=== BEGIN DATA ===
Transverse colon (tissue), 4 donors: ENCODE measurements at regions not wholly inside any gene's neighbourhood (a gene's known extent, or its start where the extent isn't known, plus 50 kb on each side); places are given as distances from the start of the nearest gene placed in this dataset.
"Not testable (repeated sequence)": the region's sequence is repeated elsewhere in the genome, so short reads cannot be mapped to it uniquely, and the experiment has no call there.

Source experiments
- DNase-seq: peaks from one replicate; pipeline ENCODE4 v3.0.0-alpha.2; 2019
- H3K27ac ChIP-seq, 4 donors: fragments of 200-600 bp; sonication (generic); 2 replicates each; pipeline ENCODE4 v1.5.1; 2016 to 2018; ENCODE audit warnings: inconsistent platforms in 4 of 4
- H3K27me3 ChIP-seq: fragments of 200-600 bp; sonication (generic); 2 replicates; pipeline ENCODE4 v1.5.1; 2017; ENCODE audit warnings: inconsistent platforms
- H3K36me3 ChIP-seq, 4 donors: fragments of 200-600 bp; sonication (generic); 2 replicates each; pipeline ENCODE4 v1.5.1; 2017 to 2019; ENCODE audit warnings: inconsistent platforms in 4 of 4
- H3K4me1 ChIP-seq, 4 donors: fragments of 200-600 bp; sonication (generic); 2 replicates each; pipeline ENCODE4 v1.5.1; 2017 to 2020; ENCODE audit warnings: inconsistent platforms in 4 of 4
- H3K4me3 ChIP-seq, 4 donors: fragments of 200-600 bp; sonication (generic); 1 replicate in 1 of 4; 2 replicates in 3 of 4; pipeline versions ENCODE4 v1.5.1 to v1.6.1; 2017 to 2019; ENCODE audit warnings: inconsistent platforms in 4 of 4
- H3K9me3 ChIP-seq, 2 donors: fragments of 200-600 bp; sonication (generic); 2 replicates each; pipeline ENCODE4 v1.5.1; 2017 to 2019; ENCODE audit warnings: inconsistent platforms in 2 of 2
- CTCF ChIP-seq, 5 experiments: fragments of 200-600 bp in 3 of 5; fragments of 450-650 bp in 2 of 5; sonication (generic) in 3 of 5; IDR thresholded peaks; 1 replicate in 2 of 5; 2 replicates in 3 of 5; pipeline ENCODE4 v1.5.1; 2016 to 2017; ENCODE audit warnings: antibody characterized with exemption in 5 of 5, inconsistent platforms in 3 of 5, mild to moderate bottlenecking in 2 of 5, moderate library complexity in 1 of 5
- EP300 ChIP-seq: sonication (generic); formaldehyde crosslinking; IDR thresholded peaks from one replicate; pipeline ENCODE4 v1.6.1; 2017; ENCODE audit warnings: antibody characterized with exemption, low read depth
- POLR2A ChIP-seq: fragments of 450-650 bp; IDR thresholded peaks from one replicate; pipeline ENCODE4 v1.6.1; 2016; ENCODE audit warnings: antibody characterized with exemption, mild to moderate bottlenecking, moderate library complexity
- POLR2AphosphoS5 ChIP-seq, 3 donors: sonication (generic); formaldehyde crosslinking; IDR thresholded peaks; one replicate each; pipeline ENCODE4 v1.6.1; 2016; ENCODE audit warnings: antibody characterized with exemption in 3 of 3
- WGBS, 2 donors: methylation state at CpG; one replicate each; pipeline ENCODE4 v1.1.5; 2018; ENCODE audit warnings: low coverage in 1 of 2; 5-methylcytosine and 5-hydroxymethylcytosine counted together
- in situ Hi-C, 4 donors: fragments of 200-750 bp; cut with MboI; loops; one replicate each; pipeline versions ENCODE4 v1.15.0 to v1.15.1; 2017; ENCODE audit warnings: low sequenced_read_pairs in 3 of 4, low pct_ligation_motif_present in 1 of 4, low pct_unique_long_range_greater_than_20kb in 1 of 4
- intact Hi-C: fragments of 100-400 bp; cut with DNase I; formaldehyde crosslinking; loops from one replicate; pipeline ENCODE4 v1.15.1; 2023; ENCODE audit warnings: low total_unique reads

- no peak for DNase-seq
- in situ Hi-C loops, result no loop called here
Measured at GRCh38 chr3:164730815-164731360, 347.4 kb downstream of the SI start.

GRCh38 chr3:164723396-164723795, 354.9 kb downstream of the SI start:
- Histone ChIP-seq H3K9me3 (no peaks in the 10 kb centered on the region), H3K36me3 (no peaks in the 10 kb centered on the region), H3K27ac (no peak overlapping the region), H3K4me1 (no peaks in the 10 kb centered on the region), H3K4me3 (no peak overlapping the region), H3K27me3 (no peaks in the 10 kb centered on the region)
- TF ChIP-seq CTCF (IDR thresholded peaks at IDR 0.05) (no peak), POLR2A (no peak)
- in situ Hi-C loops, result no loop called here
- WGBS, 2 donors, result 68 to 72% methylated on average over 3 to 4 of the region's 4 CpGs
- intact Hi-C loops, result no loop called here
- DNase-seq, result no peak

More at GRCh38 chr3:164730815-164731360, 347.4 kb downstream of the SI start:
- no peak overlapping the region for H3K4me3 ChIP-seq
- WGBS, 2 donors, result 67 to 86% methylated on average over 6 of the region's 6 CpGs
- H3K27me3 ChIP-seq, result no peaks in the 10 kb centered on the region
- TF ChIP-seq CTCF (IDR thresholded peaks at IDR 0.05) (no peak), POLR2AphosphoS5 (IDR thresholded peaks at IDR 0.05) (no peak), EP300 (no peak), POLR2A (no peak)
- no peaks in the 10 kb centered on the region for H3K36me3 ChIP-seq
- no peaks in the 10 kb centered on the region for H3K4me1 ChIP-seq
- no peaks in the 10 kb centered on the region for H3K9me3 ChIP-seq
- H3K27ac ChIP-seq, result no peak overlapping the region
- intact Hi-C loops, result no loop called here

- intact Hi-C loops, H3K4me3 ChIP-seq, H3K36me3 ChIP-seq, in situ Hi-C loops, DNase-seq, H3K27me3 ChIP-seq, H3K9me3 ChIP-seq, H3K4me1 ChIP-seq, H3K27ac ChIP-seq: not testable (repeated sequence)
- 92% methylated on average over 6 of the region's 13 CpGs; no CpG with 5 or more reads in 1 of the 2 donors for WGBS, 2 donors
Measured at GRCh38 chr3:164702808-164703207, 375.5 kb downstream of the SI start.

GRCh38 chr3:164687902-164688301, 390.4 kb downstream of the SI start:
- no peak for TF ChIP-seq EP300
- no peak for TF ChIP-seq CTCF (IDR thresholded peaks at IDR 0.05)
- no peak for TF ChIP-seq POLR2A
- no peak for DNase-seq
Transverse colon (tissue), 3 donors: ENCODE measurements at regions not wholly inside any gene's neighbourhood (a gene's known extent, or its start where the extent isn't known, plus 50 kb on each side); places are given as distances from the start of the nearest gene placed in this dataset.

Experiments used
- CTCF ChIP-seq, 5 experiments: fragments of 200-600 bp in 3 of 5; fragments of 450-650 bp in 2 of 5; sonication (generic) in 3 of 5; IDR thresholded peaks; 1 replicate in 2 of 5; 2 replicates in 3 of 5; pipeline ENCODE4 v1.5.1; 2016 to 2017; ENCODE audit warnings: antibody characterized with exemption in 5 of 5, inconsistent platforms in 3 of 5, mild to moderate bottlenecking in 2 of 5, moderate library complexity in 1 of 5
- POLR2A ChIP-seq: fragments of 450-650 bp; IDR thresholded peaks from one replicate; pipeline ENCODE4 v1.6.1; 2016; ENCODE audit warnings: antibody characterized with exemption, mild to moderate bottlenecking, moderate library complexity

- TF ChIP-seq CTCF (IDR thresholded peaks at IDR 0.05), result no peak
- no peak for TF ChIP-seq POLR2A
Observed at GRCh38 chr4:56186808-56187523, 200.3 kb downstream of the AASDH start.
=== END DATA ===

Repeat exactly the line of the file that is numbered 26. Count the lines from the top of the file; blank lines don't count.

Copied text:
- intact Hi-C loops, result no loop called here